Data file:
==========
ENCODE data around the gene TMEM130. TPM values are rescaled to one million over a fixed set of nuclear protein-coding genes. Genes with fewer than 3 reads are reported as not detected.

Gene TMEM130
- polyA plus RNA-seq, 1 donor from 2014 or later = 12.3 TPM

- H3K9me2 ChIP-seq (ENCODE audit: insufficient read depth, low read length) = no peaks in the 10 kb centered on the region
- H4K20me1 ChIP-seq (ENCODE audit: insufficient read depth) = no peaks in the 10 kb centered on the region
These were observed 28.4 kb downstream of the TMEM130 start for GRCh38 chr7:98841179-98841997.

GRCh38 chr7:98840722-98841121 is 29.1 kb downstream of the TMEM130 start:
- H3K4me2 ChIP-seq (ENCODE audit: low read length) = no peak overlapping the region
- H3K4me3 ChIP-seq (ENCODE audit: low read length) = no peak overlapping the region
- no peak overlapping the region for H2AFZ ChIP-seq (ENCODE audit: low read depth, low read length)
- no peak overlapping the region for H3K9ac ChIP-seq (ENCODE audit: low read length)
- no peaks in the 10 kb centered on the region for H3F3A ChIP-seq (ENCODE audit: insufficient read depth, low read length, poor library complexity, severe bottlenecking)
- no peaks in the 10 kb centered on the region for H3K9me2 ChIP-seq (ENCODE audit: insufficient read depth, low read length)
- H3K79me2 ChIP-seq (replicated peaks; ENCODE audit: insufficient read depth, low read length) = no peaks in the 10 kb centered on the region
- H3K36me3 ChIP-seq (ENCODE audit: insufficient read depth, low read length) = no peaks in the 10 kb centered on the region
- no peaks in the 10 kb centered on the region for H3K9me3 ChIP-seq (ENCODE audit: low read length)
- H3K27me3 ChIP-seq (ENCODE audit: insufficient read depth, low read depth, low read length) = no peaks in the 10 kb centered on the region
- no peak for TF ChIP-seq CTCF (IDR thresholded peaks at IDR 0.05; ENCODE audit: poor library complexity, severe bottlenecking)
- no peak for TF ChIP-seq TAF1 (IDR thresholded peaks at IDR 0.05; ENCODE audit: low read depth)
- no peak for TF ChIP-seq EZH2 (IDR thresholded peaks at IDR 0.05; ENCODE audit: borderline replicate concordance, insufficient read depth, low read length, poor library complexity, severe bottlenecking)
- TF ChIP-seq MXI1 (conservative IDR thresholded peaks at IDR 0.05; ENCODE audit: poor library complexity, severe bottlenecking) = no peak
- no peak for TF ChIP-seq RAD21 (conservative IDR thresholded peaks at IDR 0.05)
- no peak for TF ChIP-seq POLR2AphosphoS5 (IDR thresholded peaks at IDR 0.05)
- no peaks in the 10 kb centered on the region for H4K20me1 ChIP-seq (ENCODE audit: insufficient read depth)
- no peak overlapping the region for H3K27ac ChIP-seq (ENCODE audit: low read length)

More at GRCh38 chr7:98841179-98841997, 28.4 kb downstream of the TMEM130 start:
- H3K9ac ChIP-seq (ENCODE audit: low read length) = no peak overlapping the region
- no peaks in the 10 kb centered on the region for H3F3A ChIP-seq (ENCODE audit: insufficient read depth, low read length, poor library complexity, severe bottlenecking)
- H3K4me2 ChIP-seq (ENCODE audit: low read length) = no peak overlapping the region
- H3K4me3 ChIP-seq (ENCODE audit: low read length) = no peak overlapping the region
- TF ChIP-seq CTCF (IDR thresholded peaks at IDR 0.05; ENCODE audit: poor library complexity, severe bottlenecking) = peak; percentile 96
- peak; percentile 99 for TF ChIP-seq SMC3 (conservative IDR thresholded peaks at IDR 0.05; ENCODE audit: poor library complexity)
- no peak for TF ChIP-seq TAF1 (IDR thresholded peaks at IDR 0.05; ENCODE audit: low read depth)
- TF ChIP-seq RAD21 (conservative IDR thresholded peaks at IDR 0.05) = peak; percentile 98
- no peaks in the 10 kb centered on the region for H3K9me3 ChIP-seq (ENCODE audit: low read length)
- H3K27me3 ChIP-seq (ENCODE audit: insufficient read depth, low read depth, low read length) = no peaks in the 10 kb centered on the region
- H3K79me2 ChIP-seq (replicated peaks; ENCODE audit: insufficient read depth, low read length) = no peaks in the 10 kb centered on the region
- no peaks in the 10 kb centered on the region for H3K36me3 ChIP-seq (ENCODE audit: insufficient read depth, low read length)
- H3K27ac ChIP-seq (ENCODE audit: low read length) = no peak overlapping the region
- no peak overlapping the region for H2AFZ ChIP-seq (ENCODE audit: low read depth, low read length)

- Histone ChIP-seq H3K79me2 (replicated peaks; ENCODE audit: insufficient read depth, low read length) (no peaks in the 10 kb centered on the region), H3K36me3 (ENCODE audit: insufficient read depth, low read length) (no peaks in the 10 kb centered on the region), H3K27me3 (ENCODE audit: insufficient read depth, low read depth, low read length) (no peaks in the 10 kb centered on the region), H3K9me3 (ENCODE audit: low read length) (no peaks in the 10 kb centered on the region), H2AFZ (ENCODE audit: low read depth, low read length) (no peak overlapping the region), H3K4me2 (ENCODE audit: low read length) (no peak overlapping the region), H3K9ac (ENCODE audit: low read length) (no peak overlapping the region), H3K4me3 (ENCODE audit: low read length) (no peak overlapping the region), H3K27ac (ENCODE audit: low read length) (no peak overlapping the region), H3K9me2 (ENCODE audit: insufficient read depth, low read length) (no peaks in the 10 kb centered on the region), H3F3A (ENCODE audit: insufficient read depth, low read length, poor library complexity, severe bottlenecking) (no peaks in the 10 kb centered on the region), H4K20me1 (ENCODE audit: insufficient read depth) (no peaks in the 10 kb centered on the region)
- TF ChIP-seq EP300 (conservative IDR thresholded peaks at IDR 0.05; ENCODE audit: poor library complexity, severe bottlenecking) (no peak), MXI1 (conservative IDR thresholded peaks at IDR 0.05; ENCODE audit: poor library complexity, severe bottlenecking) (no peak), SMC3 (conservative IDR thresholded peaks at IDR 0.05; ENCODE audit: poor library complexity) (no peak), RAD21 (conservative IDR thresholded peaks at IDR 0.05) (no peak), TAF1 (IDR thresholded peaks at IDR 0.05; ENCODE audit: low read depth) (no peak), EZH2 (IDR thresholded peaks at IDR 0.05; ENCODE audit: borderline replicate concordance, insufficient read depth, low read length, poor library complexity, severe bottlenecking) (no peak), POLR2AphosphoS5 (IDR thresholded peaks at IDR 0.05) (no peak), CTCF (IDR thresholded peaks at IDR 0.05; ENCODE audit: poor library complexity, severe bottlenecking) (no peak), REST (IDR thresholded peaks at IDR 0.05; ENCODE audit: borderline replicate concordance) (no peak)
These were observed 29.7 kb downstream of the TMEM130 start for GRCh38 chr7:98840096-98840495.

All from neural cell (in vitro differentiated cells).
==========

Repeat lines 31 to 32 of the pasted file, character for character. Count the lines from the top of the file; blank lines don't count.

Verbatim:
- TF ChIP-seq CTCF (IDR thresholded peaks at IDR 0.05; ENCODE audit: poor library complexity, severe bottlenecking) = peak; percentile 96
- peak; percentile 99 for TF ChIP-seq SMC3 (conservative IDR thresholded peaks at IDR 0.05; ENCODE audit: poor library complexity)